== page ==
China, the world's second biggest economy, looks confident about its control over the pandemic situation and sees 2021 as the year of special significance for China's drive for modernisation and high-quality development as it is the first year of the 14th Five-Year Plan.
The finance ministry, in a 48-page report, explains the philosophy and expenditure plans for the year. In 2020, China's deficit-to-GDP rose above 3.6% on the back of 1 trillion yuan (about $155 billion) of Covid-19 bonds and spending for employment support, basic living needs and protect market entities. This includes support for efforts to cut taxes and fees, reduce rents and interest on loans, and increase consumption and investment.
The social security fund will see an increase of 120%, with substantial increase in agricultural insurance premiums for major crops like rice and wheat.
Finance ministers of the EU's two biggest economies France and Germany underlined their joint determination to use the spending to transform Europe's economy and put its recovery pace at par with the US and China.
"We have lost too much time…Europe must remain in the race," French Finance Minister Bruno Le Maire said, while urging the European Commission to disburse money to member states from the $906 billion fund as early as July. Last year, France's economy shrank by 8.3% amid the virus crisis, the worst slump since World War II.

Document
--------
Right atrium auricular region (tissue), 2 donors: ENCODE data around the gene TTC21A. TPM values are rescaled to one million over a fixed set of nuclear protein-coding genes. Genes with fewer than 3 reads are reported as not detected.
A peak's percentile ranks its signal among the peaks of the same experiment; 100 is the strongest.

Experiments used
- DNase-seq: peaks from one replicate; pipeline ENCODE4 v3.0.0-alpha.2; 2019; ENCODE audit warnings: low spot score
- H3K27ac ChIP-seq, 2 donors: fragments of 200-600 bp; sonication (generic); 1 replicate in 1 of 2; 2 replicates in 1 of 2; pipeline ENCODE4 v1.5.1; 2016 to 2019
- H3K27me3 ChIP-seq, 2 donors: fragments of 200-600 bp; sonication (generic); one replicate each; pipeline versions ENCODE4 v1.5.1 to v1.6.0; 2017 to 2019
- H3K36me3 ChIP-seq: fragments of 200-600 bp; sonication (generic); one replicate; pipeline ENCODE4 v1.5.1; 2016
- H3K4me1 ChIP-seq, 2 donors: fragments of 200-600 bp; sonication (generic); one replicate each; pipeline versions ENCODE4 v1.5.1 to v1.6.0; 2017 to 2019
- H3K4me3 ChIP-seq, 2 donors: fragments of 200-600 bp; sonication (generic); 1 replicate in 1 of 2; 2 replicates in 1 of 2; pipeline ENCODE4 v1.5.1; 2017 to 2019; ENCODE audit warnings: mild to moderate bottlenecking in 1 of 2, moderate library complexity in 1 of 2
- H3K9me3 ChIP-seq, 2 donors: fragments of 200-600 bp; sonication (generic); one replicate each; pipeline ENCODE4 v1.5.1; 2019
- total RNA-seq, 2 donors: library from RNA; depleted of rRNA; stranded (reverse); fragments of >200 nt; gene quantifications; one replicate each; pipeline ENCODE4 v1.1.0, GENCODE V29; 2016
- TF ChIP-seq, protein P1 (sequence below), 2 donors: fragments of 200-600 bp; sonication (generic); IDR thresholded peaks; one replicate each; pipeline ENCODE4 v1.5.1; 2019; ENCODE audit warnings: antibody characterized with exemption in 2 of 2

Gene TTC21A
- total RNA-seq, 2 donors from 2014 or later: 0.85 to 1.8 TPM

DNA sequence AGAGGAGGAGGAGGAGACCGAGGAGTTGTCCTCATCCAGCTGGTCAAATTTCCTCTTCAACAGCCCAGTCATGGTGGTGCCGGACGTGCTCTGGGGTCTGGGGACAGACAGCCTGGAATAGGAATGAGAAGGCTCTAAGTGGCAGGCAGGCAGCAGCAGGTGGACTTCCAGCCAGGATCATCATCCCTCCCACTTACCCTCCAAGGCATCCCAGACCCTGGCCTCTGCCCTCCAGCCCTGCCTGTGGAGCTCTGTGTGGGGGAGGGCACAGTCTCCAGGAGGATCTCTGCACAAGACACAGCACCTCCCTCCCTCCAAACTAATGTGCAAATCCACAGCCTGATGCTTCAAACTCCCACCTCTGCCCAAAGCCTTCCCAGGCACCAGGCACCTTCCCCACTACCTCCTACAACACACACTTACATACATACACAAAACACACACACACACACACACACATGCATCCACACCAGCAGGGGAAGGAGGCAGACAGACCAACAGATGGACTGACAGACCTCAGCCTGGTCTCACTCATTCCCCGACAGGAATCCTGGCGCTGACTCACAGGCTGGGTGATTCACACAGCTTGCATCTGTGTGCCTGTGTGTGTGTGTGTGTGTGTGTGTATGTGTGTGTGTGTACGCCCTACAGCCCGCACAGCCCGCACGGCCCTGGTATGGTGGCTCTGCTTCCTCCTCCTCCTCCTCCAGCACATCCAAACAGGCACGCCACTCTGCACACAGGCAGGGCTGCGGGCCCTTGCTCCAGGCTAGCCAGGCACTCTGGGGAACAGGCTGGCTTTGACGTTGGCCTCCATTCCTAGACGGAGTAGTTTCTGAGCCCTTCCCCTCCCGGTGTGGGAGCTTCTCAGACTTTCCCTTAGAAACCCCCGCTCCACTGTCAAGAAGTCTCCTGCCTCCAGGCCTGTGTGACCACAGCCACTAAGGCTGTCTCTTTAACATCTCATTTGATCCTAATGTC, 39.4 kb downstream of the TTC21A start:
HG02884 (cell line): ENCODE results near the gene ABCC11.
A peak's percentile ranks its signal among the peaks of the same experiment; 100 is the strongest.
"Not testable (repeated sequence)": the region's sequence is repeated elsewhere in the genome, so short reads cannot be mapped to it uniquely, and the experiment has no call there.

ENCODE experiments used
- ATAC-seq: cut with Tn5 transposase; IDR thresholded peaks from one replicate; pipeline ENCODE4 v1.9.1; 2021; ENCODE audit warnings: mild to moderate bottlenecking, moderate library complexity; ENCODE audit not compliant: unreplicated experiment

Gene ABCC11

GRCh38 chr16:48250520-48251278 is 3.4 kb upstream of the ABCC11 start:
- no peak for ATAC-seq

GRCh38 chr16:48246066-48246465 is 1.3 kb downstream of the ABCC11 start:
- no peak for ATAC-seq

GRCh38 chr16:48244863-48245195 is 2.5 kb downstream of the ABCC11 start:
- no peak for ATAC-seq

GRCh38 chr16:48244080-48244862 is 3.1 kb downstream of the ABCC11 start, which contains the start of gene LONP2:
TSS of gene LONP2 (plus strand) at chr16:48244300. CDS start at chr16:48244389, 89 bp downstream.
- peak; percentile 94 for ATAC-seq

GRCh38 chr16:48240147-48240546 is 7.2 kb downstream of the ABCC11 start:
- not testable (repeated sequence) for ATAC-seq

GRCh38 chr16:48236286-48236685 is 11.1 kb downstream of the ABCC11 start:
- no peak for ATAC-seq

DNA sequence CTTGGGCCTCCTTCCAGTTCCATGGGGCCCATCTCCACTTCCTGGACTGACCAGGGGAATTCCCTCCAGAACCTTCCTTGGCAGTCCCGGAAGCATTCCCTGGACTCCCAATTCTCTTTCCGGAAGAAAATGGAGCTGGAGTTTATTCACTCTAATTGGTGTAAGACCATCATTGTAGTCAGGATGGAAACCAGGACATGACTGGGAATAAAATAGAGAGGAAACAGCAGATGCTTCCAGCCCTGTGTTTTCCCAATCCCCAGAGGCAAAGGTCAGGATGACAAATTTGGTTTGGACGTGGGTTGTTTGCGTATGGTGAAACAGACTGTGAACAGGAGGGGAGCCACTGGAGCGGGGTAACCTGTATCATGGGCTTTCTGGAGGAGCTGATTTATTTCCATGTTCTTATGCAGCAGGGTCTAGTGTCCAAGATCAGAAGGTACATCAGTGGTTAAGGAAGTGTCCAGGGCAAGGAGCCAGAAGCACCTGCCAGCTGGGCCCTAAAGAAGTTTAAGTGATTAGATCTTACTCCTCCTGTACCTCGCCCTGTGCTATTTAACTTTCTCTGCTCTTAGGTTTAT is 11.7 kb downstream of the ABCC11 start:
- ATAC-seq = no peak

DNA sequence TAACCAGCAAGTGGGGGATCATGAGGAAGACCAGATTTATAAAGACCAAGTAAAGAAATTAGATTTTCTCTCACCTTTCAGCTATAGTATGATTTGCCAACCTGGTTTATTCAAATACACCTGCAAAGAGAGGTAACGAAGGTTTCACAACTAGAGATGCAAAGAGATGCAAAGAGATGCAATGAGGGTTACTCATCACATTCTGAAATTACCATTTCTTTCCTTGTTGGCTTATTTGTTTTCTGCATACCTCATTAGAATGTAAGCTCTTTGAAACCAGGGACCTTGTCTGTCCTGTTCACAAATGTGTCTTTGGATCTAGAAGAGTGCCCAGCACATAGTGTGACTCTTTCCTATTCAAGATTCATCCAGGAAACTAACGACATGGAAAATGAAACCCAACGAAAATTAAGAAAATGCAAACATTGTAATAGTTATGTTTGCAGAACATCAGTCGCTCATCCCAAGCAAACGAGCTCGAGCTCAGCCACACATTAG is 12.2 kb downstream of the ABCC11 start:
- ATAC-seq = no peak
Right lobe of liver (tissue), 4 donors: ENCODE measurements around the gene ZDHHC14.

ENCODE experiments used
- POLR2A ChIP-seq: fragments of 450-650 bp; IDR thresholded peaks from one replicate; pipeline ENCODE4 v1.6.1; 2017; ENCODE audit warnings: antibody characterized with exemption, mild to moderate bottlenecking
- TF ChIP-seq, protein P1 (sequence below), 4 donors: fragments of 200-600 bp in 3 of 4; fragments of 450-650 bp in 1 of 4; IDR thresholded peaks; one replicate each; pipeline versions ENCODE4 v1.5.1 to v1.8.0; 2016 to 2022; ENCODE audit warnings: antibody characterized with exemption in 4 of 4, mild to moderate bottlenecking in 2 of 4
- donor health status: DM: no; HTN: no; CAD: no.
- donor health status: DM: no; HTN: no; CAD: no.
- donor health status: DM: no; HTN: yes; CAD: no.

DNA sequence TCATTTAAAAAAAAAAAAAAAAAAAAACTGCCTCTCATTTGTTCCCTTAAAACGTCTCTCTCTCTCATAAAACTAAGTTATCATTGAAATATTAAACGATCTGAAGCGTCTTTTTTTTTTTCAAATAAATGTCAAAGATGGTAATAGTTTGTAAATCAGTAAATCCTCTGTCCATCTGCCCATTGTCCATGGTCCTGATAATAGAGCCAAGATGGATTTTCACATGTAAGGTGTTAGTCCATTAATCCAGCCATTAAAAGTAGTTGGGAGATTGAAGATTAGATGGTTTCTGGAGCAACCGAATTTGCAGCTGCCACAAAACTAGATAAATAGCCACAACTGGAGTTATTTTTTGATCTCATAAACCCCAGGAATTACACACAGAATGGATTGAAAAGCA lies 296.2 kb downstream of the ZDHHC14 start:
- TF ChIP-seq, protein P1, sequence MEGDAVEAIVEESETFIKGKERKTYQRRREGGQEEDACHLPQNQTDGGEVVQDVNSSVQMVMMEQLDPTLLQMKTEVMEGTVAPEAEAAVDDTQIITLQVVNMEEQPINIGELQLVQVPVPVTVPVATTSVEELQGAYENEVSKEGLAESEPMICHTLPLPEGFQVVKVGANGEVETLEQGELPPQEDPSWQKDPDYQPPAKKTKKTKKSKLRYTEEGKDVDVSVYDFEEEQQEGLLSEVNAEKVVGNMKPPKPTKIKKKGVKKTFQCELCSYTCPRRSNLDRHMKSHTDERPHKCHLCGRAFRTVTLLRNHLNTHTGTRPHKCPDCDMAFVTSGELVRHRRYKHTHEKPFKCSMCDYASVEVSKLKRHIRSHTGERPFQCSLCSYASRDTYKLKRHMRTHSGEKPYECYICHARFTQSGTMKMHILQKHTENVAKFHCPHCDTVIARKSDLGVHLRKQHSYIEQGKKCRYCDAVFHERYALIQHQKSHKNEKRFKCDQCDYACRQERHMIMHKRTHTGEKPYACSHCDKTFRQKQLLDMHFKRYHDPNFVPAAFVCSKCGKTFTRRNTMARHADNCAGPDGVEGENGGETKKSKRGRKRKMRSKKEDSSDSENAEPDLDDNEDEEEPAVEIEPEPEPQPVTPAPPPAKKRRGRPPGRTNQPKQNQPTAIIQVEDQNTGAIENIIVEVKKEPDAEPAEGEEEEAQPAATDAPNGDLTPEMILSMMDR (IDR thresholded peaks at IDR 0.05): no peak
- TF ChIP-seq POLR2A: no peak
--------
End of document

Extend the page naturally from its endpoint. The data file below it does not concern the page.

The finance ministers said the new spending would help the EU avoid mistakes made in the wake of the 2008-09 global financial crisis and recession, when countries focused excessively on cutting spending and closing deficits. Le Maire said "today the priority is clearly to invest massively, not to consolidate public finances. We have drawn lessons from the past."
In the UK, a huge economic shock combined with unprecedented fiscal interventions to tackle the pandemic resulted in a fiscal deficit of £303 billion or 14.5% of GDP, highest since 1946.
The British Chancellor of Exchequer Rishi Sunak expects an even bigger deficit and debt as the government will have to borrow significant amounts to finance tax deferrals and help businesses to survive.
The chancellor says the huge public borrowing is a reality for "many governments over many decades and it would be irresponsible to withdraw support too soon."